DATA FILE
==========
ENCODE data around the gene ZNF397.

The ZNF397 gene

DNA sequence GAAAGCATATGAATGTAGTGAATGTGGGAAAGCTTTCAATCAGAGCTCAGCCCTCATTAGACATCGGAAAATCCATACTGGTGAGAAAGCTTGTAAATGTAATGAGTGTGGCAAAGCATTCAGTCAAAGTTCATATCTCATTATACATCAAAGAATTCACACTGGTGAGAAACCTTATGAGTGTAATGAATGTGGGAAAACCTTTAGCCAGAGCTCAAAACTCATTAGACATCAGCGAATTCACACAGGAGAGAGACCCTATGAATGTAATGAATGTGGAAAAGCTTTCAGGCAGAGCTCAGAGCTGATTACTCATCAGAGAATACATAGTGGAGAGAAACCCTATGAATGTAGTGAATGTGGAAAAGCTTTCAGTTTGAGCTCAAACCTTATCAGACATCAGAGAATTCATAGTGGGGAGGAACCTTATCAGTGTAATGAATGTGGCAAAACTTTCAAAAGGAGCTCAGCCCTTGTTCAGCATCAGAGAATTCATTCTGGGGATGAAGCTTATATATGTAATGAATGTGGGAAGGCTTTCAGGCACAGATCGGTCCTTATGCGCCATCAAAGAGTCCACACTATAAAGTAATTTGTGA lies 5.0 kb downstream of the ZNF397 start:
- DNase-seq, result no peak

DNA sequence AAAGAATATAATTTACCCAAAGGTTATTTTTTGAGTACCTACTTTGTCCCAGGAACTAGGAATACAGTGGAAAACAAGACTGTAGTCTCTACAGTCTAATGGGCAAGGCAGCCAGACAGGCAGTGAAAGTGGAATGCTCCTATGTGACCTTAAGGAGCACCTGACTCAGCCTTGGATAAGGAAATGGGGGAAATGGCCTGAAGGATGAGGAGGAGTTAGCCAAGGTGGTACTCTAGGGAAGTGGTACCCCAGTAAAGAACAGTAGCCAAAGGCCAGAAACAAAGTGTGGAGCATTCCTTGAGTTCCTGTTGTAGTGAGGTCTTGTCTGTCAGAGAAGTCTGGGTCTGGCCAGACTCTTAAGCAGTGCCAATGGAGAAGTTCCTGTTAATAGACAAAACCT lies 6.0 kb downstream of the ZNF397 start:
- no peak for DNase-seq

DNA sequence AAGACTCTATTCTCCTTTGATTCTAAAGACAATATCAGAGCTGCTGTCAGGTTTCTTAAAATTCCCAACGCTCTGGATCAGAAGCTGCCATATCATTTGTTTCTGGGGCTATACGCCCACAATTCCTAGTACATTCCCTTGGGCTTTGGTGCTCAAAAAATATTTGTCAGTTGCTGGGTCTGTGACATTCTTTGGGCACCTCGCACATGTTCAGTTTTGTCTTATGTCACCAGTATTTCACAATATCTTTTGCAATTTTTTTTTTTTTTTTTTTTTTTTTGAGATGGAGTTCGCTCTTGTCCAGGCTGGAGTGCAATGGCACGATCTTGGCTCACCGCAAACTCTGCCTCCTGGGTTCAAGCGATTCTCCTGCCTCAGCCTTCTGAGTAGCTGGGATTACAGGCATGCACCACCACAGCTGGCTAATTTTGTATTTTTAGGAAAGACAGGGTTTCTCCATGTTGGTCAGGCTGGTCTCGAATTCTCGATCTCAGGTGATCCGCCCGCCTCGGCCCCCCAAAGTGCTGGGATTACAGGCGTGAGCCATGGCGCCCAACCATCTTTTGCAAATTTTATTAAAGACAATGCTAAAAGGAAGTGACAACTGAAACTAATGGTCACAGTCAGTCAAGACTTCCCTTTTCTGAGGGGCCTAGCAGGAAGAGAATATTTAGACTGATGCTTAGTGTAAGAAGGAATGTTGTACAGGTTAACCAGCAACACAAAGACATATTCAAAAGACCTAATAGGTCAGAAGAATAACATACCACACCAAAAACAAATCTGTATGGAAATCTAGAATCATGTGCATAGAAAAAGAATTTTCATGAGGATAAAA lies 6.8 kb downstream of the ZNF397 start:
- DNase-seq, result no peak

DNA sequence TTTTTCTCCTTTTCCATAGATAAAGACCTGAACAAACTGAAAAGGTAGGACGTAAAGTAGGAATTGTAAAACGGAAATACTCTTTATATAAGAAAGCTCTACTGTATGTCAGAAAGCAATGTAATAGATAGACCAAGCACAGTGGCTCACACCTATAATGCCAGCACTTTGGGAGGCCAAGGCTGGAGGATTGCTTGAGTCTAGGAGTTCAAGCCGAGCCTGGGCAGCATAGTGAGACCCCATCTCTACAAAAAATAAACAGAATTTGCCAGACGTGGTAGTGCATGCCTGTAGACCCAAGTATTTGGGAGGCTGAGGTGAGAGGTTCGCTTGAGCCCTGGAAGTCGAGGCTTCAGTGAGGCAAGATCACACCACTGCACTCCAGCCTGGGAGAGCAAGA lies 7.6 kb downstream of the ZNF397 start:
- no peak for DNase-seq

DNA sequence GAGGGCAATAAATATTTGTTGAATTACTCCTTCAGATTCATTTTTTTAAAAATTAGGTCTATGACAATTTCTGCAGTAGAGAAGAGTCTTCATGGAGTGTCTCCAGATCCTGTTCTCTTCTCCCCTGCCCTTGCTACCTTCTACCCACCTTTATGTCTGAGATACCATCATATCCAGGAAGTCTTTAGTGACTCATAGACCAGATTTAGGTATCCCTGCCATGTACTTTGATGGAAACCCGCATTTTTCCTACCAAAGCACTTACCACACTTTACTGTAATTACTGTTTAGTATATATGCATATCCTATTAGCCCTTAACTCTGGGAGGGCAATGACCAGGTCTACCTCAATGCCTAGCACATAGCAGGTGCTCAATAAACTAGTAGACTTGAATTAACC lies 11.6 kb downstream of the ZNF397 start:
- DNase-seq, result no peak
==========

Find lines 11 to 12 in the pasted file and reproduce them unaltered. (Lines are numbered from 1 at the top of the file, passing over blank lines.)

DNA sequence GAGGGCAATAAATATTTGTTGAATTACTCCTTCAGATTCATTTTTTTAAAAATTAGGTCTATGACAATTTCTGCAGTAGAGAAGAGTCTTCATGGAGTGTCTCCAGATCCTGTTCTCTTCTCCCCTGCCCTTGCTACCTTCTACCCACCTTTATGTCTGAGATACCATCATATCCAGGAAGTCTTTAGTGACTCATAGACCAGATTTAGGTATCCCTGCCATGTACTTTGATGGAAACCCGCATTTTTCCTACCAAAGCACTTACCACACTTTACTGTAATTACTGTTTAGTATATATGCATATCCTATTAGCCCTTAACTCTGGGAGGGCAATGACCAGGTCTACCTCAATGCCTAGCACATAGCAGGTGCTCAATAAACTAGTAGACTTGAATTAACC lies 11.6 kb downstream of the ZNF397 start:
- DNase-seq, result no peak